of The American Society for Information Science

Vol. 26, No. 5

June/July 2000

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ASIS Summit 2000: A Special Report

by Irene L. Travis, editor of the Bulletin of the American Society for Information Science

The ASIS Summit 2000 on Information Architecture was a big event for all of us who attended. ASIS is offering a home to the varied information professionals who call themselves "information architects" or "experience architects" or any number of other titles. Most are involved in designing and implementing complex Websites - a challenging multidisciplinary task. 

I am sorry that so few of us could be in Boston to revel in this rich mix. Those ASIS members who complain that allied fields such as digital libraries and information retrieval have not been sufficiently sensitive to the user side of design would have had a very pleasant experience at this meeting. User-centered design and CHI were much discussed and labeled as essential to the enterprise. Those of us (like your editor) who have an information organization background, of course, found much of interest, but the information producers and database designers were not forgotten either. Content, content design and content designers were much in evidence along with groups less often seen at ASIS, such as graphic artists, instructional designers and people with advertising and communications backgrounds.

These groups not only came together at the summit, but they also meet each other in the workplace. Building complex Websites is a team operation, and I hypothesize that the unusual ability of this group to engage in productive cross-disciplinary communication came from our on-the-job experience.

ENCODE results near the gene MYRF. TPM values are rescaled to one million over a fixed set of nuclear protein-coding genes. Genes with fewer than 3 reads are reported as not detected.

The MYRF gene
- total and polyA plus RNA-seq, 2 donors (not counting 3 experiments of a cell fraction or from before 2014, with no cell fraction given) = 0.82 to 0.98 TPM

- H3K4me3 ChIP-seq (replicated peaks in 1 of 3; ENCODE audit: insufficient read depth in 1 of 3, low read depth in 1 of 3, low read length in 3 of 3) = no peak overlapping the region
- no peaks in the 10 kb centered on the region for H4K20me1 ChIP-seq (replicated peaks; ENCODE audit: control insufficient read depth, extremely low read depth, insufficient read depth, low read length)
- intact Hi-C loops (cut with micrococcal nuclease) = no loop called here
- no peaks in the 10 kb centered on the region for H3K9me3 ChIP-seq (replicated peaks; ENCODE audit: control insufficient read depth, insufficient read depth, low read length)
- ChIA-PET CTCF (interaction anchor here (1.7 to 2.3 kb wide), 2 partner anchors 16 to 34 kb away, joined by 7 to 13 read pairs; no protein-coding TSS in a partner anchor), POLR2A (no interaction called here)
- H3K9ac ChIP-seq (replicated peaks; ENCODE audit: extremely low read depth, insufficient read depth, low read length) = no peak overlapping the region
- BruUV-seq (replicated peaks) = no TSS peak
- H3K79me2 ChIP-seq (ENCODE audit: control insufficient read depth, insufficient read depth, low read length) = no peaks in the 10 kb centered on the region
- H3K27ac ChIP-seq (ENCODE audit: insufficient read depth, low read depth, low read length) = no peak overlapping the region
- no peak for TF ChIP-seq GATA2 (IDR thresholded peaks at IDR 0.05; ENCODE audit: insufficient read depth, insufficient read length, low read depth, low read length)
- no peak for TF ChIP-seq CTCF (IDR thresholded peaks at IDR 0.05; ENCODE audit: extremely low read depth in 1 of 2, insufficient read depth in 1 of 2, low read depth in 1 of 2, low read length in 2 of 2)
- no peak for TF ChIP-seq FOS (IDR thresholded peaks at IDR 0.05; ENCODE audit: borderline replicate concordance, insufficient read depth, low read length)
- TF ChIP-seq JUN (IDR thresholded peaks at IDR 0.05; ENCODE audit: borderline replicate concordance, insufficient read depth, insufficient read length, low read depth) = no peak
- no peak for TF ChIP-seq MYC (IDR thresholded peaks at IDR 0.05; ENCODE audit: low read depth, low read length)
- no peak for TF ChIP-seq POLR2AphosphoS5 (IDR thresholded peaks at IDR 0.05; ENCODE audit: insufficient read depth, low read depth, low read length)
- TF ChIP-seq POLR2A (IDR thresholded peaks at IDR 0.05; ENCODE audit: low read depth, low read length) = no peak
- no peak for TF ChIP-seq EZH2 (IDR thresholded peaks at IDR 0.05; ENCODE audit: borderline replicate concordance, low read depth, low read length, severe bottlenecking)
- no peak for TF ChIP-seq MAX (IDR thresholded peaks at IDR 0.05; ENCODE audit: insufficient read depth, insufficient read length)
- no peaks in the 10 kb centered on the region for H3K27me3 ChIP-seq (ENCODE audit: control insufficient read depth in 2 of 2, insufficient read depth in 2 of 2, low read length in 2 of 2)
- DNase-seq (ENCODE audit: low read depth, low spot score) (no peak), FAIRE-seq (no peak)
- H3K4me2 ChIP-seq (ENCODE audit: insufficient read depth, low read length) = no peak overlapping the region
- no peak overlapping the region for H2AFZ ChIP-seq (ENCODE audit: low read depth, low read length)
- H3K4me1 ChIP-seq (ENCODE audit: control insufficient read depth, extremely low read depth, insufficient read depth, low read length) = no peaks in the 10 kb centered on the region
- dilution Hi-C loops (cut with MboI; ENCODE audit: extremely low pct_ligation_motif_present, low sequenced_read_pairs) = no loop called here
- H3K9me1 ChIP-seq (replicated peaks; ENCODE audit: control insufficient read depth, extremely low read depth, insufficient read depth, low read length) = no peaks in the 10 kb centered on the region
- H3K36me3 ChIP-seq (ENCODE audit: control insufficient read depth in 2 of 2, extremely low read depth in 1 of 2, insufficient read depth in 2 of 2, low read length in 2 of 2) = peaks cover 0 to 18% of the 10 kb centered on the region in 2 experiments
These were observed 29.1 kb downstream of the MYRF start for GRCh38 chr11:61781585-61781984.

The summit occurred only a week before this issue of the Bulletin was due to go to press. As a result we have limited coverage, but I am pleased because it comes from a relatively new member of ASIS, Rick Zwies of the Getty Research Institute, and from two Ph.D. students from the University of North Carolina at Chapel Hill, Sheila Denn and Kelly Maglaughlin. I am always very happy when the Bulletin can sponsor new voices and provide fresh perspectives. Rick's article was originally a back-to-office report for the Getty, which he reworked for publication on a very tight schedule. I am very grateful to him. Sheila and Kelly, on the other hand, were "volunteered" for this enterprise by Gary Marchionini, one of the organizers of the event. Anyone who knows Gary will recognize that it was useless to resist. However, the two grad students more than rose to the occasion and produced a fine overview of their experience. In subsequent issues we hope to present the perspectives of many of the other groups and professionals that attended along with substantive discussions of practice. 

Many other participants have described their reactions on sigia-l, the new ASIS information architecture list, and I refer you to it for additional views. For information on how to subscribe to the list or the list digest, please see the report of the summit by Executive Director Dick Hill, which is the first article in this special report.

I would also like to add my personal thanks to the organizers, Lou Rosenfeld, Gary Marchionini and Vic Rosenberg, for a job very well done.


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